Ibram X. Kendi’s name is everywhere: public school curricula, corporate training programs, even the U.S. Navy’s official reading list. The Boston University professor has become the latest star in the long tradition of racial activism. But despite his laudatory reception in the press, his philosophy would jeopardize the American system of individual rights and equality under the law—and is finally getting the scrutiny it deserves.
Kendi’s rise to prominence was swift. He published a bestselling book, Stamped from the Beginning, in 2016, but after the death of George Floyd in 2020, Kendi’s subsequent book, How to Be An Antiracist, began selling an astonishing number of copies—including institutional sales to public schools, government agencies, and professional organizations, all seeking to understand the ongoing racial unrest. During the conflict, Kendi appeared constantly on television, delivered speeches to elite institutions, and positioned himself as the guru of America’s racial reckoning.
But since the protests have died down, many Americans have realized that Kendi’s brand of “antiracism” is nothing more than a marketing-friendly recapitulation of the academic Left’s most pernicious ideas. While Kendi, born Ibram Henry Rogers, presents himself as a radical subversive, he is really an ideologist of elite opinion, subsidized heavily by America’s corporations and public institutions. Kendi’s work has been used and recommended by Fortune 100 companies, the federal bureaucracy, and the United States military—the very foundations of the power structure he claims to oppose.
Kendi’s thesis—that if the races are equal, then racial disparities can owe only to racism and must be rectified through “antiracist discrimination”—is a simplistic reiteration of critical race theory’s core concepts. As journalist Aaron Sibarium has documented, Kendi has borrowed ideas from critical race theory and translated them into a media-friendly narrative. “When I see racial disparities, I see racism,” Kendi says, excluding other explanations. His logic often descends into circularity: when asked to define the word “racism,” he told attendees at the Aspen Ideas Festival that it is “a collection of racist policies that lead to racial inequity that are substantiated by racist ideas.”
In another nod to 1960s-style radicalism, Kendi also claims to oppose capitalism. “The life of racism cannot be separated from the life of capitalism,” he says. “In order to truly be antiracist, you also have to truly be anti-capitalist.” But Kendi, like fellow traveler Patrisse Cullors of Black Lives Matter, is a prolific capitalist in his personal life. He charged Fairfax County schools $20,000 an hour for a virtual presentation and has merchandised his entire line of ideas, releasing self-help products and even an “antiracist” baby book. He has accepted millions from tech and pharmaceutical companies on behalf of his Antiracism Center. Fighting against capitalism, as it turns out, is a lucrative enterprise.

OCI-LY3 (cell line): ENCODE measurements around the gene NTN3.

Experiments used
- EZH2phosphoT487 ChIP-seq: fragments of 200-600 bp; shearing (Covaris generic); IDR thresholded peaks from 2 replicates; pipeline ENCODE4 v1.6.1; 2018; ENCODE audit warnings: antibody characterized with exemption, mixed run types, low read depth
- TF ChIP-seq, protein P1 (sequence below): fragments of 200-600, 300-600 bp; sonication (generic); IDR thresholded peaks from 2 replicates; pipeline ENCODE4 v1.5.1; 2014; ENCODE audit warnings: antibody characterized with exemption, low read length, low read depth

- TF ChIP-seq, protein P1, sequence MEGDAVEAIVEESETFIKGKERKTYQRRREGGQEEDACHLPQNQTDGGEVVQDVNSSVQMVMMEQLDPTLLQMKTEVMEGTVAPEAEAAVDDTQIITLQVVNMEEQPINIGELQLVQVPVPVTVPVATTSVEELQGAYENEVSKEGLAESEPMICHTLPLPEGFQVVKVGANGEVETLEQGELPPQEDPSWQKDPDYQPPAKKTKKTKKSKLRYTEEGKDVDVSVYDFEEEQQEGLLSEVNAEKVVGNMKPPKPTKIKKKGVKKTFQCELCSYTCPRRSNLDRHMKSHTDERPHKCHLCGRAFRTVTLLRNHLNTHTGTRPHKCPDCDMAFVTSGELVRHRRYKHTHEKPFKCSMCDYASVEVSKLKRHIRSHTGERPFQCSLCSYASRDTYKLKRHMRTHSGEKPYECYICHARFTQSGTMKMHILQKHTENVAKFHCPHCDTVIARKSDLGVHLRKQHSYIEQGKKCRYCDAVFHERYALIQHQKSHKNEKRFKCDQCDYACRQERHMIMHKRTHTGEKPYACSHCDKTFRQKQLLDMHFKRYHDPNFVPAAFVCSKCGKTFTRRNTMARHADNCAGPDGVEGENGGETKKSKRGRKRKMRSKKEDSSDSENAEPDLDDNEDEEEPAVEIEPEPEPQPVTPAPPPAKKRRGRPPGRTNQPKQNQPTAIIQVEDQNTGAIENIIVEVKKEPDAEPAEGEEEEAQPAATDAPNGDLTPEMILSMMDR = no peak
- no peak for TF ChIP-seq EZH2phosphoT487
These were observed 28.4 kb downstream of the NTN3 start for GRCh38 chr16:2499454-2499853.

Posturing aside, Kendi’s actual proposals, from “defunding the police” to restricting free speech, are alarming. Kendi advocates race-based discrimination, arguing that “the only remedy to past discrimination is present discrimination.” He proposes a federal Department of Antiracism that would be unaccountable to voters or legislators, permanently funded, and granted the power to suppress “racist ideas” and veto, nullify, or abolish any law at any level of government not deemed “antiracist.”
As Americans begin to consider his ideas more seriously, Kendi finds himself on the defensive. In recent months, he has released a series of short-tempered articles and statements, claiming that “there is no debate about critical race theory” one moment, then distancing himself from critical race theory the next—notwithstanding that, only two weeks before, he had claimed that critical race theory was “foundational” to his work. When he’s put on the spot, Kendi reverts to word games and deflection, rather than defending his position on substance.
Perhaps that is because Kendi’s chief proposal—so-called “antiracist discrimination”—remains deeply unpopular. Despite the recent push to replace equality with “equity,” Americans still support the system of individual freedom, equality under the law, and colorblind public policy. Even in deep-blue California and Washington State, voters have recently rejected affirmative action at the ballot box, notwithstanding heavy support for those measures from multinational corporations and the Democratic establishment.
Kendi fashions himself a revolutionary, but more and more of the public opposes his ideas. Like many activists before him, he will likely be absorbed into the fabric of elite institutions—where supposedly radical ideas are cosseted into conventional wisdom.
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